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Federal Judge Tosses Out Louisiana Congressional Maps Bolstering Republicans

A federal judge threw out Louisiana’s congressional maps Monday that would have bolstered Republicans’ electoral hopes after ruling that the maps likely violated the Voting Rights Act, according to court documents.

The ruling by Federal District Judge Shelly Dick blocked Republican Louisiana Secretary of State Kyle Ardoin from holding Congressional elections under the new map because it failed to proportionately represent Louisiana’s growing black communities by only having one majority-black district. If the ruling stands, Republicans will have to draw another black-majority district, according to Bloomberg.

“The Court concludes that Plaintiffs have demonstrated that they will suffer an irreparable harm if voting takes place in the 2022 Louisiana congressional elections based on a redistricting plan that violates federal law,” Dick stated in her ruling.

Democratic Louisiana Gov. John Bel Edwards vowed to call a special session of the state legislature to pass a new congressional map with two majority black districts during a news conference last night. Edwards originally vetoed the maps passed by the Louisiana Republican-controlled legislature, claiming they were unrepresentative of the interests of black voters who make up almost one-third of the population of Louisiana.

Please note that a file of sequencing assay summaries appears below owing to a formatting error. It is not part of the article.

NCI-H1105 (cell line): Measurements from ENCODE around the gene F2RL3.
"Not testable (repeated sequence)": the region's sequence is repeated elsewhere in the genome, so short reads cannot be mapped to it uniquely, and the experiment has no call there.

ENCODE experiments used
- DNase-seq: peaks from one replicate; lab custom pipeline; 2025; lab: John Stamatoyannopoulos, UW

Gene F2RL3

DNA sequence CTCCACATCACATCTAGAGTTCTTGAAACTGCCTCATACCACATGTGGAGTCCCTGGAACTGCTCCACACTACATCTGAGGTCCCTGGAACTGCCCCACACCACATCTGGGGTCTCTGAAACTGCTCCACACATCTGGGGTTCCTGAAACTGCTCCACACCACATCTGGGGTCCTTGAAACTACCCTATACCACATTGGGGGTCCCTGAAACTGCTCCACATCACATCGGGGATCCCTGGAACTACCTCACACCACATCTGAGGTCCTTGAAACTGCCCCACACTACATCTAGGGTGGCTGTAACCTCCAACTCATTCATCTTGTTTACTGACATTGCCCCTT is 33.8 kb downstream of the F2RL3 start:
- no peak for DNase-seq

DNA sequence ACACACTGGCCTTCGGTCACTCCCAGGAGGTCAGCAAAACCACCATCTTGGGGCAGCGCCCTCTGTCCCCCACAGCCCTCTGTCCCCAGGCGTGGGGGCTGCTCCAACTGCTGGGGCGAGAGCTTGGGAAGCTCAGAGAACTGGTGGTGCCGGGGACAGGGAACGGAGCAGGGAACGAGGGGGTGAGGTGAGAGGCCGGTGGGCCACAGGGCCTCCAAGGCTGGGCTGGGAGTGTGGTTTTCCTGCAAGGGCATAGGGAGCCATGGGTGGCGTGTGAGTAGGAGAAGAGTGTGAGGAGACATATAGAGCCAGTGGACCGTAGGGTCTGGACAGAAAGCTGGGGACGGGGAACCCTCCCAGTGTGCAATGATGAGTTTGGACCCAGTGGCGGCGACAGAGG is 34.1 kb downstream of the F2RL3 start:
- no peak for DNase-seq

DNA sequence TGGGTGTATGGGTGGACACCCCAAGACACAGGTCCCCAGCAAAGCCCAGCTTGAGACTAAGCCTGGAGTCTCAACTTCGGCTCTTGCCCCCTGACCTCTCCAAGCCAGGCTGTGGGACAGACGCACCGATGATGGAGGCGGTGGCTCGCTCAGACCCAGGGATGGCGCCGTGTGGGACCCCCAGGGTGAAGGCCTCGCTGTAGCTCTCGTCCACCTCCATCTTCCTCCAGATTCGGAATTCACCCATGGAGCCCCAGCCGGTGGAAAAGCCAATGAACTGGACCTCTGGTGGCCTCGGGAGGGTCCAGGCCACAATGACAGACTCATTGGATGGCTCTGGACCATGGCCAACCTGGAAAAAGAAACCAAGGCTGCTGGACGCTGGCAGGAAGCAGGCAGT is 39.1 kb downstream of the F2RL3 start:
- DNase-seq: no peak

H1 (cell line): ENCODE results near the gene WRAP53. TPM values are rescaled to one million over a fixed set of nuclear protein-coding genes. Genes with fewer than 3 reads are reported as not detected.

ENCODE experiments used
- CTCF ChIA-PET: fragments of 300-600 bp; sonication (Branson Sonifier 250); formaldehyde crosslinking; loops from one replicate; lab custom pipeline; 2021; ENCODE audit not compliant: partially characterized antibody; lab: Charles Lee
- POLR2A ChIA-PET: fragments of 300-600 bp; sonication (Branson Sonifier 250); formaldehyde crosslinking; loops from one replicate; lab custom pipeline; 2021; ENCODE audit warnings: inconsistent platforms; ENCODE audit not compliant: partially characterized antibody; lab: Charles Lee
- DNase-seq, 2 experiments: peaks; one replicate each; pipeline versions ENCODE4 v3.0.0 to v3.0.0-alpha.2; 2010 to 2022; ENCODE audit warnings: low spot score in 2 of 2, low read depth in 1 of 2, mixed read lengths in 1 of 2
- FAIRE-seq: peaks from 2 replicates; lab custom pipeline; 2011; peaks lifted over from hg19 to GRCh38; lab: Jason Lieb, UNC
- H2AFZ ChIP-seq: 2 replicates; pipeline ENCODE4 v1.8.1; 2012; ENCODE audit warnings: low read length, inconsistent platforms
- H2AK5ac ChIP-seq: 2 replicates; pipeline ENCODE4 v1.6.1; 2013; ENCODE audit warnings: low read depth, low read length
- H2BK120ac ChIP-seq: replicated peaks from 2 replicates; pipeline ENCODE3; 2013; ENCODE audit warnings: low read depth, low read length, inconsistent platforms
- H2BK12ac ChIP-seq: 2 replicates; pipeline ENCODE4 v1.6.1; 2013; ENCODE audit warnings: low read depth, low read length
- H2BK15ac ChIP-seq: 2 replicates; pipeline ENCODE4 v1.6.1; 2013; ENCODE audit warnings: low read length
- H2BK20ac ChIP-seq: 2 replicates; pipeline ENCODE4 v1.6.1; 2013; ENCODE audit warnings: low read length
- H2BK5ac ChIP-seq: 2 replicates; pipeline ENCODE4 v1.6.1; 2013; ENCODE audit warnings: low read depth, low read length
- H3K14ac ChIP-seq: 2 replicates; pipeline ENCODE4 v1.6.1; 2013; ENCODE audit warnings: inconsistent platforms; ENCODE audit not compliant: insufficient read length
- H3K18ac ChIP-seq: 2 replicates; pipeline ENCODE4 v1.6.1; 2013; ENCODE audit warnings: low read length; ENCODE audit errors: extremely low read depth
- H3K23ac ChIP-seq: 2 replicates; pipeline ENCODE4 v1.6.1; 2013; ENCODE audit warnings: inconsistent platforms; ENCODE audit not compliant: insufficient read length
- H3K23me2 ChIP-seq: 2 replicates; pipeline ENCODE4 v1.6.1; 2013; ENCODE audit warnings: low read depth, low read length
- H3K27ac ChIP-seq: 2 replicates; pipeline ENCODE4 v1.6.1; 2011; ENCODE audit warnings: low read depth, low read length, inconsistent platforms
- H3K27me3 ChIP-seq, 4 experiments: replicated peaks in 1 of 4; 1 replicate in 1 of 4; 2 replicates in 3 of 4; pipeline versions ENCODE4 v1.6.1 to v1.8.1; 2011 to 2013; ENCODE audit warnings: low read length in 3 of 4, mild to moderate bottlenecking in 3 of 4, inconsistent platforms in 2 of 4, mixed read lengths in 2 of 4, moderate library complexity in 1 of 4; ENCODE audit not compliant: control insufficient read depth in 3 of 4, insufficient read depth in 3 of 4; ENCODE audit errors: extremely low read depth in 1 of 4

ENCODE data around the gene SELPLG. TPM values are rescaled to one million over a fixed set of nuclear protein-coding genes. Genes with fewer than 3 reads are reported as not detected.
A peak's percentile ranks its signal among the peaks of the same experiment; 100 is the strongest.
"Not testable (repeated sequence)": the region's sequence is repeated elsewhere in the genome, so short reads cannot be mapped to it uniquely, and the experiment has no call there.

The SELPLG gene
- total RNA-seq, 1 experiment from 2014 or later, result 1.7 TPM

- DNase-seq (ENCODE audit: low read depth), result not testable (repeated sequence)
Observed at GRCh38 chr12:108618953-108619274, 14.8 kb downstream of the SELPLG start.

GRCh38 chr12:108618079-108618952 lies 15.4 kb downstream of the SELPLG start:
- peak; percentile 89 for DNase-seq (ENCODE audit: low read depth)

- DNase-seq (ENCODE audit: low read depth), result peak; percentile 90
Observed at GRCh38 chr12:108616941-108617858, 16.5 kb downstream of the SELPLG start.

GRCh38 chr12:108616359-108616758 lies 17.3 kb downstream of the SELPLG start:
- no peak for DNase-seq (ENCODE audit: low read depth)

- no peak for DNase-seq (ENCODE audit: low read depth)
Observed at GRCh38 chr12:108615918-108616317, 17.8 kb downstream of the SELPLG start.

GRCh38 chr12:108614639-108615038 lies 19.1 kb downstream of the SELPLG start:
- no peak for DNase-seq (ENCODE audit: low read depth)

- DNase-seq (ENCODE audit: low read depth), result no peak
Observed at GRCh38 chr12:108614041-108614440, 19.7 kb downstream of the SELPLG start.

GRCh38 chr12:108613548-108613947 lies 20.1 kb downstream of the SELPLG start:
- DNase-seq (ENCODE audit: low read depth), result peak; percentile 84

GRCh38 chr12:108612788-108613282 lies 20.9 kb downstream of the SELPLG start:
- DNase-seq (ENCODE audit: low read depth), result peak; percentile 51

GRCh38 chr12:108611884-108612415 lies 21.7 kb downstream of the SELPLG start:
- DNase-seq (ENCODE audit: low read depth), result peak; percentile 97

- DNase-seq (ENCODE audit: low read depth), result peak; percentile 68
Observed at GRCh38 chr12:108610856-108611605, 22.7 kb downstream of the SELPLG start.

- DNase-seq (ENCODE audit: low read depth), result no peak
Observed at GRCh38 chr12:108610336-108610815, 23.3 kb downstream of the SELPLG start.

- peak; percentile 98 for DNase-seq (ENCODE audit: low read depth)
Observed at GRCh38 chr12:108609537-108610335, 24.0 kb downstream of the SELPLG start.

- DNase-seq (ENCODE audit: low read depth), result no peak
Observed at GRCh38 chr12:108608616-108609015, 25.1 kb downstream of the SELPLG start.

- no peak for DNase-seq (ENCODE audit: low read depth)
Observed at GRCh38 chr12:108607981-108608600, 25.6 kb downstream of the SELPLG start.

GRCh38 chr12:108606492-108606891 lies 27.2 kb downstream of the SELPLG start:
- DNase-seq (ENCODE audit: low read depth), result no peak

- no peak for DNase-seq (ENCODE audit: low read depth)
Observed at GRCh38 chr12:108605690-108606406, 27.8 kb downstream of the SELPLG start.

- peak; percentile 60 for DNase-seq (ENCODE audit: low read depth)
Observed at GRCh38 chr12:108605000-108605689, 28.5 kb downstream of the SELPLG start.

Edwards said the legislature must comply with the court order, the Voting Rights Act and “basic fairness and basic math.”

Edwards’ office referred The Daily Caller News Foundation to the news conference when reached for comment.

Ardoin, the state’s top election official, filed a notice of appeal to overturn the decision with the U.S. Fifth Appeals Circuit Court, according to court documents.

“The Department of State’s legal team and I are reviewing the ruling entered by Judge Shelly Dick this afternoon,” Ardoin said in a statement sent to TheDCNF. “Our office has filed a Notice of Appeal to the Fifth Circuit along with the other named parties in the original action. The Louisiana Department of State does not comment on pending litigation.”

If the ruling is not overturned, Louisianan legislators have until June 20, a month before the July 20 qualifying deadline to run in the midterms, to pass a new map with a second majority black district, according to the Associated Press.

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